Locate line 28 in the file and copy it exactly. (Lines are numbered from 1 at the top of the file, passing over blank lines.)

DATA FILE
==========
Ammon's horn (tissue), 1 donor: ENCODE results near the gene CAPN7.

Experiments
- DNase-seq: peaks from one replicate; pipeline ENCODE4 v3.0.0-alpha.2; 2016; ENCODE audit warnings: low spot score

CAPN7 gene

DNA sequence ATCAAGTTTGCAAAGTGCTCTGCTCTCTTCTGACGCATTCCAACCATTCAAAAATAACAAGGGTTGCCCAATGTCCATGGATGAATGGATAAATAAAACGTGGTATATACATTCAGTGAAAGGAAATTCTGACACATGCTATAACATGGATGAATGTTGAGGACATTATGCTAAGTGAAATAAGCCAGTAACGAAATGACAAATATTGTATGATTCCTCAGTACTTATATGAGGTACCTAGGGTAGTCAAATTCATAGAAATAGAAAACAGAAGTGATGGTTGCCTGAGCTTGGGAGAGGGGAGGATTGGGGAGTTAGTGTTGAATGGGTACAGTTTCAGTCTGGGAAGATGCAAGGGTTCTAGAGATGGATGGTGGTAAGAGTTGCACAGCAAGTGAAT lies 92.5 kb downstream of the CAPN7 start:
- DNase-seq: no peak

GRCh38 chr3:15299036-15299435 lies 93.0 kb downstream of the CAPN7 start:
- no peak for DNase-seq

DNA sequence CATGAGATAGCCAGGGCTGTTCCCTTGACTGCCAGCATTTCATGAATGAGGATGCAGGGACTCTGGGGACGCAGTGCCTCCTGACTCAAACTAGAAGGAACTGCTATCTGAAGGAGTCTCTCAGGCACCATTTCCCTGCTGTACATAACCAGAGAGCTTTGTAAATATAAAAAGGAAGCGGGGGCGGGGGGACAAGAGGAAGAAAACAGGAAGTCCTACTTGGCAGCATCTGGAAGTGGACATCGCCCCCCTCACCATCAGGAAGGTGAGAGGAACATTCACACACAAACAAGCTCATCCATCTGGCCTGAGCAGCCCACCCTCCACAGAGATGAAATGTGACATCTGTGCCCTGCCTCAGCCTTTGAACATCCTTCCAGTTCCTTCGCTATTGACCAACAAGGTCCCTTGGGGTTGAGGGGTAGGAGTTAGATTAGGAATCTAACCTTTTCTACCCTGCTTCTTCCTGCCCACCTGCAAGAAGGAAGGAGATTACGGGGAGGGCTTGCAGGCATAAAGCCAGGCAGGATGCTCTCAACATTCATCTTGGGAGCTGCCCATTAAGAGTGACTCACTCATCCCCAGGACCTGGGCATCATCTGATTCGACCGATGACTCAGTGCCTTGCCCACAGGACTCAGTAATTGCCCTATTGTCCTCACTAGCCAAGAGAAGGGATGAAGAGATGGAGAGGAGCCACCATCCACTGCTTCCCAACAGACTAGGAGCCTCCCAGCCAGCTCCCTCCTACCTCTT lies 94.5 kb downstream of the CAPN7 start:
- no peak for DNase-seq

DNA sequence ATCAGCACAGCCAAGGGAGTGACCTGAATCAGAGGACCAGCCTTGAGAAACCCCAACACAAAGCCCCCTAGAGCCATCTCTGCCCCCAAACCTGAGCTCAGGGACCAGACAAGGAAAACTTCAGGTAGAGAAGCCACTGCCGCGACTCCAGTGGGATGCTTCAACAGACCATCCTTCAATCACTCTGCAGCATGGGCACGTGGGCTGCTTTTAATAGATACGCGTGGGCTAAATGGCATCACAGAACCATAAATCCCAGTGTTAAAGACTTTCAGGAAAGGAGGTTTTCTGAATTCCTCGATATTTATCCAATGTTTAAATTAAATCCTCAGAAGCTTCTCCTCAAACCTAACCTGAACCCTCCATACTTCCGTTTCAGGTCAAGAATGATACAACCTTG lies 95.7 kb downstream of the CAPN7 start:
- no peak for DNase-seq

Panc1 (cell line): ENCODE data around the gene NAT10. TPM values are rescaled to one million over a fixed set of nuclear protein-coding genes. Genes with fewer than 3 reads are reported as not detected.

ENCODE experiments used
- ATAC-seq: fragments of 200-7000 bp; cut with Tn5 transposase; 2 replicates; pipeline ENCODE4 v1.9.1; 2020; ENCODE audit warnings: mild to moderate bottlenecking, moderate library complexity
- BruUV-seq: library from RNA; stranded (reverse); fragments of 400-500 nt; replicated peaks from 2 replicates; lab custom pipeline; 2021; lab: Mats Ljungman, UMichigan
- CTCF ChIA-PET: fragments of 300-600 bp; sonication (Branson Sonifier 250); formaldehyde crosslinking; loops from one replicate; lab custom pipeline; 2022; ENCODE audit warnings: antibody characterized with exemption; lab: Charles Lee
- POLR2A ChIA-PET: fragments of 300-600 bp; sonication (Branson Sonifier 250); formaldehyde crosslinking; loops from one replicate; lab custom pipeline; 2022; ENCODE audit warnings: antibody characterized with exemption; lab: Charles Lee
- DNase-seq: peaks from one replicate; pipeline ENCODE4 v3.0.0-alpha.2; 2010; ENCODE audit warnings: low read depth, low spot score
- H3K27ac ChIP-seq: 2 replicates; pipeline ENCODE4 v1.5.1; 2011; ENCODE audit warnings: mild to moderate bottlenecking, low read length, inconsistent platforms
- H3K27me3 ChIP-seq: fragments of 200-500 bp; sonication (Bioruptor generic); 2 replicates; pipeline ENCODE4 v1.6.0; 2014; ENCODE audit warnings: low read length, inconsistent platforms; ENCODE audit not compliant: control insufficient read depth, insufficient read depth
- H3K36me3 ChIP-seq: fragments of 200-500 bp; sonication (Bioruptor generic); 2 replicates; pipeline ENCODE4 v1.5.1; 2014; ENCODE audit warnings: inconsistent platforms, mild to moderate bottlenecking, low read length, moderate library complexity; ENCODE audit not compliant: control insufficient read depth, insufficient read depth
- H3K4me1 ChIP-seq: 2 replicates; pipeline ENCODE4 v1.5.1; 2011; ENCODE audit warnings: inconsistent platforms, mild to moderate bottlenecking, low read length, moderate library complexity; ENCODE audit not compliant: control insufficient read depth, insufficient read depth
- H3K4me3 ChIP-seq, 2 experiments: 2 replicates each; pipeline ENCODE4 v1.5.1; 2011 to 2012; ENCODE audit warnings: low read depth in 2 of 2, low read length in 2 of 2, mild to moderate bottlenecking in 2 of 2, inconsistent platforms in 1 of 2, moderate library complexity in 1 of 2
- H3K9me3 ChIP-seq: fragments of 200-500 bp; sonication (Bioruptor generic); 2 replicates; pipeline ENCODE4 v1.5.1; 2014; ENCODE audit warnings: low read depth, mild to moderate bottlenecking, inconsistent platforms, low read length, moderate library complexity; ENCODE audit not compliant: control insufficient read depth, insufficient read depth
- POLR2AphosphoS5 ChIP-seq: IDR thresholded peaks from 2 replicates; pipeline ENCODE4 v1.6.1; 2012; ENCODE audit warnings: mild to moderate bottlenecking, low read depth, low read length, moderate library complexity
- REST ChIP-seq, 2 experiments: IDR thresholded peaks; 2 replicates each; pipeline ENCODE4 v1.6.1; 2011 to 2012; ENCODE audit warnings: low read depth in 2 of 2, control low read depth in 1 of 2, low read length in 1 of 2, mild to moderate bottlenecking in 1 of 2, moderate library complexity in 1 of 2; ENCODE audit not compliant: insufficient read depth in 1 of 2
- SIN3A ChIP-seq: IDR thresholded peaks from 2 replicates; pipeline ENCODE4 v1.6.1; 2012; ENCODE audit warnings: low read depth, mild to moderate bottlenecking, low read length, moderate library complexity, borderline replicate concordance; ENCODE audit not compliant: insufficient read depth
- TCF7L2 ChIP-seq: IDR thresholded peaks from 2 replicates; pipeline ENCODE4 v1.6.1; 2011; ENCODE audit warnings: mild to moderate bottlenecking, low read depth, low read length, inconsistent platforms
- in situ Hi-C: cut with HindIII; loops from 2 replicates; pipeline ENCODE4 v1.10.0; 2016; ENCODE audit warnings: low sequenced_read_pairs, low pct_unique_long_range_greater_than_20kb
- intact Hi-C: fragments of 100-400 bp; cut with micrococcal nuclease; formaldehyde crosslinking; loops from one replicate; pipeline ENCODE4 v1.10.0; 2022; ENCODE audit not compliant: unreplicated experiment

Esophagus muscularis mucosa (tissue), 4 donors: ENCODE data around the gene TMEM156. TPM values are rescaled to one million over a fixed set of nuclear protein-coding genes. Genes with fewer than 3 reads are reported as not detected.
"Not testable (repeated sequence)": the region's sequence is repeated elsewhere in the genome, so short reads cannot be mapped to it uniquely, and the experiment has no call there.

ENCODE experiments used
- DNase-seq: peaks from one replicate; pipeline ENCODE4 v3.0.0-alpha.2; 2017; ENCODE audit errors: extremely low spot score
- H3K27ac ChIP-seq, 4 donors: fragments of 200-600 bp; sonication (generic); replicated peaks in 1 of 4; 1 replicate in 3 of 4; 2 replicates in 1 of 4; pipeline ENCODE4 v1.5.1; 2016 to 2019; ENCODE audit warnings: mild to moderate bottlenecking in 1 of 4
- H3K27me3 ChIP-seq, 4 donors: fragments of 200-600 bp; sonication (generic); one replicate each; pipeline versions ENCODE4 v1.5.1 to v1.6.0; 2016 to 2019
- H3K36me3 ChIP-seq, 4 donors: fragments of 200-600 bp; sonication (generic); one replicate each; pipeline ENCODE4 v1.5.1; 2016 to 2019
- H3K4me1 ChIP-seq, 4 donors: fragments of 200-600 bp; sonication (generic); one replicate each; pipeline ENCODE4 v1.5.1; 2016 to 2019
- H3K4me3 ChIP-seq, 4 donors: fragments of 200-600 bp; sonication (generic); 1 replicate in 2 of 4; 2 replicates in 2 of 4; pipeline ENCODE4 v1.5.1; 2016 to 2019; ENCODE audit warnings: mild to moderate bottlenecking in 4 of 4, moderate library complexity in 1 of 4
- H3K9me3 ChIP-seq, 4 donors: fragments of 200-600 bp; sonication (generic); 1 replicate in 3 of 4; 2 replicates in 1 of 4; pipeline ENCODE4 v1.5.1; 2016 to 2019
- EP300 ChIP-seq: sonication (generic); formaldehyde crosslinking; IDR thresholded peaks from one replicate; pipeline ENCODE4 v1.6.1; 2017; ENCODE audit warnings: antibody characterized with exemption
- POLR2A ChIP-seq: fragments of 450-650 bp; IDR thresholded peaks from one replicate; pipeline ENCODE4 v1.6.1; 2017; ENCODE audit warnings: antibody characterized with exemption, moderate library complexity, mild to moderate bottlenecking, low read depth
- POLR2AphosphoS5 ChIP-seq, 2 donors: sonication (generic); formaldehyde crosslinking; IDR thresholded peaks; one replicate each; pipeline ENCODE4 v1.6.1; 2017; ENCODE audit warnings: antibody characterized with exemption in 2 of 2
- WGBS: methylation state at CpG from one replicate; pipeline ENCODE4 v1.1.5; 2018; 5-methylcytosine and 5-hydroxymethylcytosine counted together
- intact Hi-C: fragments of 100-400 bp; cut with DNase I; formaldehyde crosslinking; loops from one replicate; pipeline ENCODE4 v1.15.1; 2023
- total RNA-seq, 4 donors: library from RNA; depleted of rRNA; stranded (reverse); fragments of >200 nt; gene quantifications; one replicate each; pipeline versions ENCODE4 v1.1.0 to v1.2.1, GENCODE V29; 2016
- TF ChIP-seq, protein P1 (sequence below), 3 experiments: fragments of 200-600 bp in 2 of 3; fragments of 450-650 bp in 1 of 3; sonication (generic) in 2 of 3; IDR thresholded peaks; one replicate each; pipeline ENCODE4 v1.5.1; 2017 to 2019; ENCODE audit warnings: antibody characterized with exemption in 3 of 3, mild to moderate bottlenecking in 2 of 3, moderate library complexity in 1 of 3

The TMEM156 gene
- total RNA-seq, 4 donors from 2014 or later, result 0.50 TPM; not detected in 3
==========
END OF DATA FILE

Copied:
- SIN3A ChIP-seq: IDR thresholded peaks from 2 replicates; pipeline ENCODE4 v1.6.1; 2012; ENCODE audit warnings: low read depth, mild to moderate bottlenecking, low read length, moderate library complexity, borderline replicate concordance; ENCODE audit not compliant: insufficient read depth